Heading into the new season, there will be a new overtime procedure for high school girls’ soccer.
The New York State Public High School Athletic Association held its central committee meeting last Tuesday and Wednesday at the High Peaks Resort in Lake Placid. During the two-day meeting, several proposals were voted on that will impact various high school sports.
The meetings included representatives from all 11 state sections.
One of the major rule changes involved the procedure for overtime periods in girls’ soccer.
“I voted for the change,” said Hoosick Falls coach Tom Husser, who is the Section II girls’ soccer chairman and a member of the state girls’ soccer committee. “There’s going to be two thoughts on it. The boys used to have the same overtime rules as the girls before with two five-minute sudden-victory overtimes. Now the girls’ rules are the same as the boys’ rules again. I think we cleaned up the overtime process, actually. I’m glad for it.”
Representatives of the 11 sections approved a change to the overtime procedure in the regular season and postseason for the sport of girls’ soccer. Regular-season games will consist of two 40-minute halves with two 10-minute sudden-victory overtimes.
“I understand the vote was close at the state level,” said South Glens Falls coach Stephen Philo, who is the Foothills Council representative of the Section II girls’ soccer committee. “Any time there’s a change, it’s an adjustment for everyone. We’ll see how it goes.”
Beginning with section play and continuing through the state tournament, overtimes will consist of two 15-minute sudden-victory periods and, if still tied, penalty kicks. The only exception to this would be in the state championship game where co-champions may be declared after the two sudden-victory overtime periods.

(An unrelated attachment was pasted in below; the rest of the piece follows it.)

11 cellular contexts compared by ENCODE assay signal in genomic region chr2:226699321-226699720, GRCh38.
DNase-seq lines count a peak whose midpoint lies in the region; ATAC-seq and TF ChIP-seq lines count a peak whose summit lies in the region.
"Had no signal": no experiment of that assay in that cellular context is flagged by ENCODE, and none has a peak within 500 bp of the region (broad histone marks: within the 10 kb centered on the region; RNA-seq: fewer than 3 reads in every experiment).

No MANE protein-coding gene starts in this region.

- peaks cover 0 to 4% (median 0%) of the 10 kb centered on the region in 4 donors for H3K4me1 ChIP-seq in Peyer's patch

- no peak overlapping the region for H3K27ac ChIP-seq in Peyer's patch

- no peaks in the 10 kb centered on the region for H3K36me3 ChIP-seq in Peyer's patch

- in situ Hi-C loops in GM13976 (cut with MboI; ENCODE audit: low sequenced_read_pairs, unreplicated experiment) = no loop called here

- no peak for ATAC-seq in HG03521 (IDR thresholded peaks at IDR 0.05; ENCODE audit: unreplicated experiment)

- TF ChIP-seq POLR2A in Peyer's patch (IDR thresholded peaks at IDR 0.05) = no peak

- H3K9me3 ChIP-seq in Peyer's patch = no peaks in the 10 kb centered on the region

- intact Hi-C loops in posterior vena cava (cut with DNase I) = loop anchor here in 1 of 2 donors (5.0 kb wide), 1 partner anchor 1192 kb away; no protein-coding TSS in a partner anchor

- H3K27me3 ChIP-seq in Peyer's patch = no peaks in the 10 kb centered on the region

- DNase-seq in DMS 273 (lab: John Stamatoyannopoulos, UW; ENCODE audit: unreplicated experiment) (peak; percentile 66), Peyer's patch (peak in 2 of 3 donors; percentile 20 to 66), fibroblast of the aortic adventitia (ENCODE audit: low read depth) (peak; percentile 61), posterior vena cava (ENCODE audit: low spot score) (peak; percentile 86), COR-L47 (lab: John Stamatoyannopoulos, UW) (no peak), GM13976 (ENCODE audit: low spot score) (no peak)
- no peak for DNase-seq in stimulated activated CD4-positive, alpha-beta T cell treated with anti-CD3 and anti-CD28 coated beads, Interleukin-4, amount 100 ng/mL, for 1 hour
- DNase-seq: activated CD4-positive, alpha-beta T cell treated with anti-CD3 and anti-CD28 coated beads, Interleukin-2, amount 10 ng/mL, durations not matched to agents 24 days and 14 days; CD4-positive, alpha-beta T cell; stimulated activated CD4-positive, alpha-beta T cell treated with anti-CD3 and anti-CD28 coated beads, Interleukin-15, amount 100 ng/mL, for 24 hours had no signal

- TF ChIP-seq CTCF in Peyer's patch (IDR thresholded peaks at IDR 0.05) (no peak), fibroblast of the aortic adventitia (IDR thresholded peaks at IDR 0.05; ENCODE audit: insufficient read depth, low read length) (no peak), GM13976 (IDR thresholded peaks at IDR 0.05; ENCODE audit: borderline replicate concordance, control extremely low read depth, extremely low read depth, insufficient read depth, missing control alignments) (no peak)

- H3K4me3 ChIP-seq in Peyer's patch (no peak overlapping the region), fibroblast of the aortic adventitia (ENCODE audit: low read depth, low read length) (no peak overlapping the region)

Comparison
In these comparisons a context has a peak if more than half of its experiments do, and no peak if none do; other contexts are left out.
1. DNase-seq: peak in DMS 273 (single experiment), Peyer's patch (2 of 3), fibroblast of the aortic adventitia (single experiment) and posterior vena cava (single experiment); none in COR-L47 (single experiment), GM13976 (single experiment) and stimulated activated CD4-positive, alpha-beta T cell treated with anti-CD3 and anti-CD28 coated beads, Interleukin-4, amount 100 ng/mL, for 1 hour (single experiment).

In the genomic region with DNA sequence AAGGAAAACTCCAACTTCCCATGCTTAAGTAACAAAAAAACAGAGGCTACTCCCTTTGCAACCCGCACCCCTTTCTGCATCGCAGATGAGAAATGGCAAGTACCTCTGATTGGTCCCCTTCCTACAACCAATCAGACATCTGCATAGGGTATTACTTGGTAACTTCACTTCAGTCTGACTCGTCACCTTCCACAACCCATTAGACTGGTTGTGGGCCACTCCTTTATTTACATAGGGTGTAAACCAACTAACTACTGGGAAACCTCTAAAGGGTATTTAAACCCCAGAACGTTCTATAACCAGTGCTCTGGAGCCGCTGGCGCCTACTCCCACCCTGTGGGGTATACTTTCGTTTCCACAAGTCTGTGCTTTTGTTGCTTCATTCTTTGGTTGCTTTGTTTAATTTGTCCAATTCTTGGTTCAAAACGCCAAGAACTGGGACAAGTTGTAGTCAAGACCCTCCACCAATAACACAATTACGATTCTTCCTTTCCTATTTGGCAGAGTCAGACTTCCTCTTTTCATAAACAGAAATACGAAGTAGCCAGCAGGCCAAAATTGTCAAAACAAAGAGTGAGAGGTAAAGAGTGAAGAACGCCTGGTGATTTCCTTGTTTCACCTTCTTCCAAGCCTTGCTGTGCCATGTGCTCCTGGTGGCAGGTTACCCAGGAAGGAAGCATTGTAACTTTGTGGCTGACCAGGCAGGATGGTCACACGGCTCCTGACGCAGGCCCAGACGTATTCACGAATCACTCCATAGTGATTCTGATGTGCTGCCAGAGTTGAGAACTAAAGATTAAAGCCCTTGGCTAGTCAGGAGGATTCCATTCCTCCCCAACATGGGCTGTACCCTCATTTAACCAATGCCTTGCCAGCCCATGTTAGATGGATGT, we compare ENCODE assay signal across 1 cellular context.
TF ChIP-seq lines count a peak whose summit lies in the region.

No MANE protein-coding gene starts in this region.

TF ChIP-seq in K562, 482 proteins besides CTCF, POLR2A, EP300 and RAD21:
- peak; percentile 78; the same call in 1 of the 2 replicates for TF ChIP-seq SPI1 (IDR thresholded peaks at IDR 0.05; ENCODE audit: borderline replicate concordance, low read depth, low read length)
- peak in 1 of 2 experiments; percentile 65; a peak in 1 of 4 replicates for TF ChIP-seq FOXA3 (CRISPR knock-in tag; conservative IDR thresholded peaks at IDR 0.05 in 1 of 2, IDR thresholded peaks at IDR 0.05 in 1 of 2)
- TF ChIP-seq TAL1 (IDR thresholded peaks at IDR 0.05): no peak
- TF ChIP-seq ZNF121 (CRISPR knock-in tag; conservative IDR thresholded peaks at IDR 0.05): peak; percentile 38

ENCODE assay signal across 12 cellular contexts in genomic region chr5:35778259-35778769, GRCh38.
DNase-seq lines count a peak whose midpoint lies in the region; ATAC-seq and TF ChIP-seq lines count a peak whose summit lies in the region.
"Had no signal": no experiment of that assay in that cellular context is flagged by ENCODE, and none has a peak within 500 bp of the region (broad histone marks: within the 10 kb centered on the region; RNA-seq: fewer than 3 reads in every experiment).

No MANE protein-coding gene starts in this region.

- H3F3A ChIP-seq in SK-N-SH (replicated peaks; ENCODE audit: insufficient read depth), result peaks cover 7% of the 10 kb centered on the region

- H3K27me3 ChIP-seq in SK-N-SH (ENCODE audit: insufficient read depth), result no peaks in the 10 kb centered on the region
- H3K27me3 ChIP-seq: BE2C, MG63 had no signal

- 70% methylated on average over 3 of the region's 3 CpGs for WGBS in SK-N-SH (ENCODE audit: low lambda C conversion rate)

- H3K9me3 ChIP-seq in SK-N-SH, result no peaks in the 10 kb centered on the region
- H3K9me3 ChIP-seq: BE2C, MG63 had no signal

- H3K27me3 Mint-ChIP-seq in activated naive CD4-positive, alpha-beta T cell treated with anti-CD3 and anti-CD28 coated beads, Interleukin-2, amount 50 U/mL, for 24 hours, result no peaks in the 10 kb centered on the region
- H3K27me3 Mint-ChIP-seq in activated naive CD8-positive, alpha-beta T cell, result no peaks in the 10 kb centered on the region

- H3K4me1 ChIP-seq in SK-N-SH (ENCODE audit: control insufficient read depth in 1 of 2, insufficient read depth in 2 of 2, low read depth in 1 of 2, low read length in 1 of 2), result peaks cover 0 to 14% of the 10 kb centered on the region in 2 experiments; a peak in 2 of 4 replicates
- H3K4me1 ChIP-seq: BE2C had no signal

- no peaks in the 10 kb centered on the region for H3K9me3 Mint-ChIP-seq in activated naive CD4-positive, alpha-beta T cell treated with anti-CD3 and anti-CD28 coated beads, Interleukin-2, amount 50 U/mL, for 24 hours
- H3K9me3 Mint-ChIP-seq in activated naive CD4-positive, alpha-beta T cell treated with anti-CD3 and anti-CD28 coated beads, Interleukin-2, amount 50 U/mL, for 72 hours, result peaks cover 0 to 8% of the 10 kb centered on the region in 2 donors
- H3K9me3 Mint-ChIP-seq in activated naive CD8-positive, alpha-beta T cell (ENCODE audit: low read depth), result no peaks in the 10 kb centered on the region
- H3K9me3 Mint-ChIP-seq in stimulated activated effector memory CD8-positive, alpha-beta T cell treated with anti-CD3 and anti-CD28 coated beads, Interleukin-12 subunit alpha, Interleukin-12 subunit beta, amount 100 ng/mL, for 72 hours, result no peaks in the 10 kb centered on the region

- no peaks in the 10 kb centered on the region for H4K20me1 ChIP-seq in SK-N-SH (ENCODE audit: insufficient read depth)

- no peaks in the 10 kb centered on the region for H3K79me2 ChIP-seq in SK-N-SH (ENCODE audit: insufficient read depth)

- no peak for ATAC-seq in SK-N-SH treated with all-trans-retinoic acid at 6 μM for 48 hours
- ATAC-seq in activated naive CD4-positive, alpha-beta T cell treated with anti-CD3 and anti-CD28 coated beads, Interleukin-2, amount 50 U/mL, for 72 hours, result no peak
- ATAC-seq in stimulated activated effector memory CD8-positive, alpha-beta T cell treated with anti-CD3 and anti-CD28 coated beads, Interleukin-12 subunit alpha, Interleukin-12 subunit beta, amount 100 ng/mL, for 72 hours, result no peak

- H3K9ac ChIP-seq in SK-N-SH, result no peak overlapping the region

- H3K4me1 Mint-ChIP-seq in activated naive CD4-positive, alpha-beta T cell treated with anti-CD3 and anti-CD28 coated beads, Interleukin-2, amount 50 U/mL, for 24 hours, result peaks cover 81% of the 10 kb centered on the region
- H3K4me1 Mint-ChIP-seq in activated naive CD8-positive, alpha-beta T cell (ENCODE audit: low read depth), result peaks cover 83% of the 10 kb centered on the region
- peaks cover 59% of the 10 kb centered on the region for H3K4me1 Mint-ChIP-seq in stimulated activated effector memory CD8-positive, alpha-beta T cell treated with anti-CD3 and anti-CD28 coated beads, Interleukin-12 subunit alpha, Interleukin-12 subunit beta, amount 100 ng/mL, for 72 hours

“Personally, I don’t like it and I’m not sure what the rationale behind it was,” said Oppenheim-Ephratah-St. Johnsville coach Zale Benton, who is the Western Athletic Conference representative on the Section II girls’ soccer committee. “Simply because, if someone scores in the first overtime, you would like to have extra time to get it back.”
Under the previous rules, a tie score after regulation was followed by two 10-minute overtimes, then two five-minute sudden-victory periods, then penalty kicks if necessary.
“The five-minute overtimes were tough. Now we have two 15-minute sudden-victory overtimes, and I think that will help keep the flow of the game going,” Philo said. “I think the sudden-victory format will also add more of a sense of urgency. You now have to get that one goal or you’re done. I don’t see this change as a big deal. I think it will be good and it keeps us uniform with the boys.”
The old format occasionally led to games that saw multiple goals scored in overtime, leading to some lopsided scores after few, if any goals, were scored in regulation.
“We’ve all been there at one point in time or another,” Philo said. “There have been some overtimes where there have been way too many goals in overtime because of the format.”
Changing the overtime process has been a source of debate for several years at the state level.
“There’s been a lot of discussion going on for several years on the topic,” Husser said. “I’ve been on the committee for 14 years and it’s come up every year.”
With the overtime change now made, Benton said that she hopes that the NYSPHSAA considers the differences between boys’ and girls’ sports going forward.
“The state is just pushing it so the girls’ sports are doing everything that the boys’ sports are doing,” Benton said. “I think there are a lot of very different situations between the various boys’ and girls’ sports that should be considered.”